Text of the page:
My next step was to add the text to the front face of the base. For this, I opened up Adobe Illustrator**, picked out a font I liked, and arranged my text there. When picking my font I tried to pick a fairly rigid monolithic font, rather than a stylised or hand-written font. The reasoning was two fold- firstly, it suited my chiseled marble art style to go with a bold monolithic font; secondly, because I knew this font would need to be printed in FDM I wanted a font that wasn’t very curvy, but instead had lots of straight lines and consistent angles. Straight horizontal and vertical lines would be easily printed without the stair-stepping in the Z-Axis affecting the resolution and quality of the result.

** I chose to create my text in Adobe Illustrator because I could import it as an SVG outline into a Fusion Sketch to easily extrude the profiles- Fusion’s built in text tool is a little bit finnicky and problematic, so its easier to create text externally and import it into a Sketch. Inkscape could also be used as a free alternative to Illustrator.

Panel Mount Button

My next step was to cut out a hole in the side of the housing to allow me to press a panel-mount button into the stand. This would act as the trigger switch for whatever electronics I decided to go with. At this point I was still debating if I wanted to add lights or sounds, but having a hole for a button would allow me to set up either option.

Panel-mount buttons are quickly becoming my favourite for electronics projects. Their ease of installation makes it so much easier to integrate them into designs, without having to come up with other methods for mounting such as specially designed snap slots or room for screws to be tapped- all you need is a hole to put the button through and its own locking nut does the rest.

Power Cable Hole

My last step for designing this base was to cut a notch in the back for the power cable to run through. The way I usually add these is to add a center-point circle at the mid-point of the bottom edge of the face I want to punch through, and create a hole that is 10-15mm in diameter. Because half the circle will be below the bottom edge, it will be lost, so the actual notch we are cutting will be 5-7.5mm wide/tall. Most power cables you will use will be smaller than that, so this works great. But you definitely want to cut a notch for the power cable to run through (unless you’re using batteries and don’t need an external power cable) so that your finished design can sit flush rather than being wedged upwards by the cord.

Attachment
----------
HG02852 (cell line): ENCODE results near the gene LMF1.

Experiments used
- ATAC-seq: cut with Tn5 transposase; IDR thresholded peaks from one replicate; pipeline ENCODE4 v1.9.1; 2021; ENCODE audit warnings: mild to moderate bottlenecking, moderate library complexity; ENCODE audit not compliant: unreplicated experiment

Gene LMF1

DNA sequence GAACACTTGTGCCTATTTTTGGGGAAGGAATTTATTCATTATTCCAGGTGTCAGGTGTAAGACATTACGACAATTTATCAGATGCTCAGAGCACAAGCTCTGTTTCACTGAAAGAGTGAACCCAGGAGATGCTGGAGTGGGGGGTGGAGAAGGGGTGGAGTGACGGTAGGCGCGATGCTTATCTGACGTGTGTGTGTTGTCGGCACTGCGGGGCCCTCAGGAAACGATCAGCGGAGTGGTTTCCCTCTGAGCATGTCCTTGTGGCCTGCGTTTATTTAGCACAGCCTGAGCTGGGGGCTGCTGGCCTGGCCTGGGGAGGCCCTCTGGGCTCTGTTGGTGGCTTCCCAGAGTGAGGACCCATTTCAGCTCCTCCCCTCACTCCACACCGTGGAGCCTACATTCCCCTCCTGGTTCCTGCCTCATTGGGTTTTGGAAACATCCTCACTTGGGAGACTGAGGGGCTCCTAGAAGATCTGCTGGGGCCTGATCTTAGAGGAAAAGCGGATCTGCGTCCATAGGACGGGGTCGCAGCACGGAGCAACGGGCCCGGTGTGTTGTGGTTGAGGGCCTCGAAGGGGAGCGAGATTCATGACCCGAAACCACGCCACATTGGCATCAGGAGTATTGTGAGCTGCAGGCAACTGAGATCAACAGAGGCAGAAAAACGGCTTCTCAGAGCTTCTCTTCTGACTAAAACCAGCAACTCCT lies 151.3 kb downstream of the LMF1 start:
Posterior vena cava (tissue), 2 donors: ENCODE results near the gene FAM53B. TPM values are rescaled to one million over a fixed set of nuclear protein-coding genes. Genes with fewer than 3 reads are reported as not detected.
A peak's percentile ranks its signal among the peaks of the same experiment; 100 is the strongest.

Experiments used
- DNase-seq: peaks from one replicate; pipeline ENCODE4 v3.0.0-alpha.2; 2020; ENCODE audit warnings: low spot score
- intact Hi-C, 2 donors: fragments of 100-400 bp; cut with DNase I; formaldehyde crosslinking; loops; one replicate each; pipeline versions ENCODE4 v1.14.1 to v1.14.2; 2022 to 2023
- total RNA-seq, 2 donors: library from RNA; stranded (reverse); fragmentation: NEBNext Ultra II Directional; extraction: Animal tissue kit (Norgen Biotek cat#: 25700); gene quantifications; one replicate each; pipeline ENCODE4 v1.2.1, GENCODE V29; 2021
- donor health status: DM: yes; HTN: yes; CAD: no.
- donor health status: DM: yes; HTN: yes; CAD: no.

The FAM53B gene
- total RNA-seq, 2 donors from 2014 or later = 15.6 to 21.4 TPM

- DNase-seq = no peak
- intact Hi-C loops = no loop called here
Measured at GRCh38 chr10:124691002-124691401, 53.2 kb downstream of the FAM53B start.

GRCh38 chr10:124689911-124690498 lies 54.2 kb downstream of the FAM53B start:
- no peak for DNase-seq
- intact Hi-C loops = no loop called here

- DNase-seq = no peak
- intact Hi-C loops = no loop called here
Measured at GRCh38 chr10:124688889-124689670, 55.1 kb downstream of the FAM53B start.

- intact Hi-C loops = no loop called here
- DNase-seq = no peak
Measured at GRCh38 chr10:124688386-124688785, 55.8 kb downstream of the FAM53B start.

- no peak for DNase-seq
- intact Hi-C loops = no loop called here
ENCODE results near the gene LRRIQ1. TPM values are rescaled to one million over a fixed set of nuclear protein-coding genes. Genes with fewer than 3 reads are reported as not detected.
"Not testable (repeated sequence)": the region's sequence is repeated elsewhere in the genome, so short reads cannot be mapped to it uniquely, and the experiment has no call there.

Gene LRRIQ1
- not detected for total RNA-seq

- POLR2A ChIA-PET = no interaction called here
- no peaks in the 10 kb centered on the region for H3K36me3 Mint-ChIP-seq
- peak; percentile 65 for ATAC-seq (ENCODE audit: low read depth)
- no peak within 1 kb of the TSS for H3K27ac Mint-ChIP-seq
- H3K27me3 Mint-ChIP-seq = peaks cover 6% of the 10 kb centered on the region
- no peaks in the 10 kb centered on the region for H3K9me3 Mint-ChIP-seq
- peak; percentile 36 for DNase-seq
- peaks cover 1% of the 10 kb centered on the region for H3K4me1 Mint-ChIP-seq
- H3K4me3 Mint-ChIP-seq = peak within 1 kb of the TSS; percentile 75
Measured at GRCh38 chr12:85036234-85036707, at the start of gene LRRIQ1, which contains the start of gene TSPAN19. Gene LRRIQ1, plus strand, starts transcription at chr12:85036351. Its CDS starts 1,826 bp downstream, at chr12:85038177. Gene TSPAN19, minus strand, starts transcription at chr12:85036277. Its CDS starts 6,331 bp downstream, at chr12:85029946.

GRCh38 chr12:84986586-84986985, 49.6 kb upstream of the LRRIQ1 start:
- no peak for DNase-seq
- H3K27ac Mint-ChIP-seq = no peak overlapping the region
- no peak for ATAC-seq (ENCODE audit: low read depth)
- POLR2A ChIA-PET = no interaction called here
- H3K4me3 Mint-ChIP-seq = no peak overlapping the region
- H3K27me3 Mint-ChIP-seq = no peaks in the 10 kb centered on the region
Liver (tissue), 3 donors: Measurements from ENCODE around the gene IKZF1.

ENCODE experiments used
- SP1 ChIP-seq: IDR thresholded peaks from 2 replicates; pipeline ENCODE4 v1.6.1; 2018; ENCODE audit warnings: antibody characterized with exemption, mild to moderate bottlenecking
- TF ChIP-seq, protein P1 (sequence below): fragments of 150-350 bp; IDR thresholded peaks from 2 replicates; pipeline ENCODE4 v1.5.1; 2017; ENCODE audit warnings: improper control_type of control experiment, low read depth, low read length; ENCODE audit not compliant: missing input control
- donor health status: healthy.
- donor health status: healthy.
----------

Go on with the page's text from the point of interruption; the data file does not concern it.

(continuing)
Boolean Difference

At this point I exported an STL from Fusion 360 of my completed base stand design, and I took the model along with the model of the Moon into Blender 3D. Blender 3D is a free & open source 3D modelling/sculpting/animating/etc… software. It is incredibly powerful, and feature comparable to big name software like Autodesk 3DS Max or Maya. In this case, what I wanted to do was to cut a hole in the top of the stand that the rim at the bottom of the Moon would sit inside so they could be glued together in alignment. This step couldn’t be done in Fusion 360 because you cannot perform combine operations between Meshes and Solid Bodies. So, I simply moved the Moon’s bottom into place centered up to the Base Stand, moved it down until it was just poking through the thickness of the hollowed shell of the model, and then performed a boolean difference to remove the overlapping area, leaving me with a nice form-fitting hole that the moon would rest in.